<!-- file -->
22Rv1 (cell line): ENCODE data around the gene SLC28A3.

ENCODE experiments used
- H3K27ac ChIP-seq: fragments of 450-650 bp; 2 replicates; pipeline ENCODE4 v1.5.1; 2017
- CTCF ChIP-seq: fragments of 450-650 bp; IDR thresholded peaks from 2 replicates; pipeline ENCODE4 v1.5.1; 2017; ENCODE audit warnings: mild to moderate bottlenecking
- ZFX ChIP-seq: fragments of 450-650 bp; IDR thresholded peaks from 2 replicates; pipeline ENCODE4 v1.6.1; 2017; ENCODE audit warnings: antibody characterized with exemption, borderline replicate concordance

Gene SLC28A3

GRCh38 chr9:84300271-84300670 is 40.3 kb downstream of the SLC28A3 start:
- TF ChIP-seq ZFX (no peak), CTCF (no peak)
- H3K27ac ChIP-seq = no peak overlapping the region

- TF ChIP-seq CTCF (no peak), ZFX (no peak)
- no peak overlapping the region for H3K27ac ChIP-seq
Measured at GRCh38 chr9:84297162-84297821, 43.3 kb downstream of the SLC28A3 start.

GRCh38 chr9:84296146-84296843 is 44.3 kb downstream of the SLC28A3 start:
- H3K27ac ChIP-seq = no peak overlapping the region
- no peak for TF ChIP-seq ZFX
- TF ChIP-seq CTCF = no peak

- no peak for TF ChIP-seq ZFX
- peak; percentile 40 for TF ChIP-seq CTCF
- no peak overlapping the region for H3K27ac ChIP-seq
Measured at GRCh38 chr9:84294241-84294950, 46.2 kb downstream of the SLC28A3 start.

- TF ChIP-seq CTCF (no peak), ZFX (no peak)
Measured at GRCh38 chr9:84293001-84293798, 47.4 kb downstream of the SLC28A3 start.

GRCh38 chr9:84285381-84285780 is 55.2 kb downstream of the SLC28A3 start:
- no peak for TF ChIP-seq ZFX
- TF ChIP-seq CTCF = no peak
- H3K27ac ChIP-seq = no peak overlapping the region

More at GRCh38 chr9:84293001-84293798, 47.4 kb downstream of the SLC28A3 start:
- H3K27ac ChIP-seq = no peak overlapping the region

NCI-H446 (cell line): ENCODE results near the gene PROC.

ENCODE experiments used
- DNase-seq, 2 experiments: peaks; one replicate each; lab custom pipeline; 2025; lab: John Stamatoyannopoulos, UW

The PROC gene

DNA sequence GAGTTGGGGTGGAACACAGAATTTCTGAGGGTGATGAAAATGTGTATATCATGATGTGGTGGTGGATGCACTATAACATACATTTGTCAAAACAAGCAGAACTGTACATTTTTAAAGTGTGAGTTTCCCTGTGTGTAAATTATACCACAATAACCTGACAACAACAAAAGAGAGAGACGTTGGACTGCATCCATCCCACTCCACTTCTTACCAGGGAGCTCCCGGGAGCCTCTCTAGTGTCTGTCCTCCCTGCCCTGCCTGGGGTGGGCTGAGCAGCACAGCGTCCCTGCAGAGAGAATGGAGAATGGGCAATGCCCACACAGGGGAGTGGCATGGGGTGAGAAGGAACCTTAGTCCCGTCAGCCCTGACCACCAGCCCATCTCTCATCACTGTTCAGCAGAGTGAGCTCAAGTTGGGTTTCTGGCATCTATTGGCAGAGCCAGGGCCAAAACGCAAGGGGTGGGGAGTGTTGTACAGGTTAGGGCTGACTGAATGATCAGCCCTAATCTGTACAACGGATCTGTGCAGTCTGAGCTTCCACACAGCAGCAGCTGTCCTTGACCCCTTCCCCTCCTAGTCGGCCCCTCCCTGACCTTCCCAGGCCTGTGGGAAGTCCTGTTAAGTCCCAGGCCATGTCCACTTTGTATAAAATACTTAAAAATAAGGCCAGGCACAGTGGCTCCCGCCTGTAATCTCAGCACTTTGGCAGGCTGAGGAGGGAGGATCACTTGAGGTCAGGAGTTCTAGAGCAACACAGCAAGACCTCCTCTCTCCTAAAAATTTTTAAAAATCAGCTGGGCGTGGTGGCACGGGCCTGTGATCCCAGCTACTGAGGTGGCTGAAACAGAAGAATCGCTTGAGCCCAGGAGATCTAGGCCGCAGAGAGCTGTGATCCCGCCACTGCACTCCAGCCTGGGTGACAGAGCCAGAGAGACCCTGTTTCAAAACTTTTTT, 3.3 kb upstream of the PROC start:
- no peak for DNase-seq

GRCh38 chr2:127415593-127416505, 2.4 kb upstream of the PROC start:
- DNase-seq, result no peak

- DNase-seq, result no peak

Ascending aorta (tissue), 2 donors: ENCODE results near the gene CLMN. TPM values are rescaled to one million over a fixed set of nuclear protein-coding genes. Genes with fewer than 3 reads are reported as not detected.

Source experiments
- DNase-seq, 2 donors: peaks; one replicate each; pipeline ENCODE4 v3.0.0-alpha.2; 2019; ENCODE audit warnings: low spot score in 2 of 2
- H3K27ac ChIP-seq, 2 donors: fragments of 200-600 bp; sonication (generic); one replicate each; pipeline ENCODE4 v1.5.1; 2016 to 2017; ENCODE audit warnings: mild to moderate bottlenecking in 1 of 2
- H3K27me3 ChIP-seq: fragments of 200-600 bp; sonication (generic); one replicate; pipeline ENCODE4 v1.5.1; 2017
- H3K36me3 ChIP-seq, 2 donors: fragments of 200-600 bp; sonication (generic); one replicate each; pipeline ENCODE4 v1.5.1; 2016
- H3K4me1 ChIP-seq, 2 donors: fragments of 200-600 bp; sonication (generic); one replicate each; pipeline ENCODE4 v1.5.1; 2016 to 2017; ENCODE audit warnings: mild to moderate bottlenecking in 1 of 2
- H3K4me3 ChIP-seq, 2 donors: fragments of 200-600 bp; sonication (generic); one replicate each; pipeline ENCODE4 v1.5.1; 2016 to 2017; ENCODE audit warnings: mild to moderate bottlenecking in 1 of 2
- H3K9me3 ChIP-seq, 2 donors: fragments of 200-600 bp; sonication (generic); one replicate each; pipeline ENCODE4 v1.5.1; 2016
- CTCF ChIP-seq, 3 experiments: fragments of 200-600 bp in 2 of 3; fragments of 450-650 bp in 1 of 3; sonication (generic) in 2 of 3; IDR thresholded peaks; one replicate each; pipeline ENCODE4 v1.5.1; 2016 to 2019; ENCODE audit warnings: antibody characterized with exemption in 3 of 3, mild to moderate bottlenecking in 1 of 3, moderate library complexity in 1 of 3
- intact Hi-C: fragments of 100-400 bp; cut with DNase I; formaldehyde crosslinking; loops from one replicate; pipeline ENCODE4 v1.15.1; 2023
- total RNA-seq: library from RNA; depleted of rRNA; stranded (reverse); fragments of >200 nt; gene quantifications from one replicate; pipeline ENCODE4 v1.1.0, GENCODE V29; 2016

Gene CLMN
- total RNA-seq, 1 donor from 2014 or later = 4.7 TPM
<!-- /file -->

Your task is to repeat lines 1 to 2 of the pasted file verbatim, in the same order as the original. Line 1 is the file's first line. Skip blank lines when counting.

22Rv1 (cell line): ENCODE data around the gene SLC28A3.

ENCODE experiments used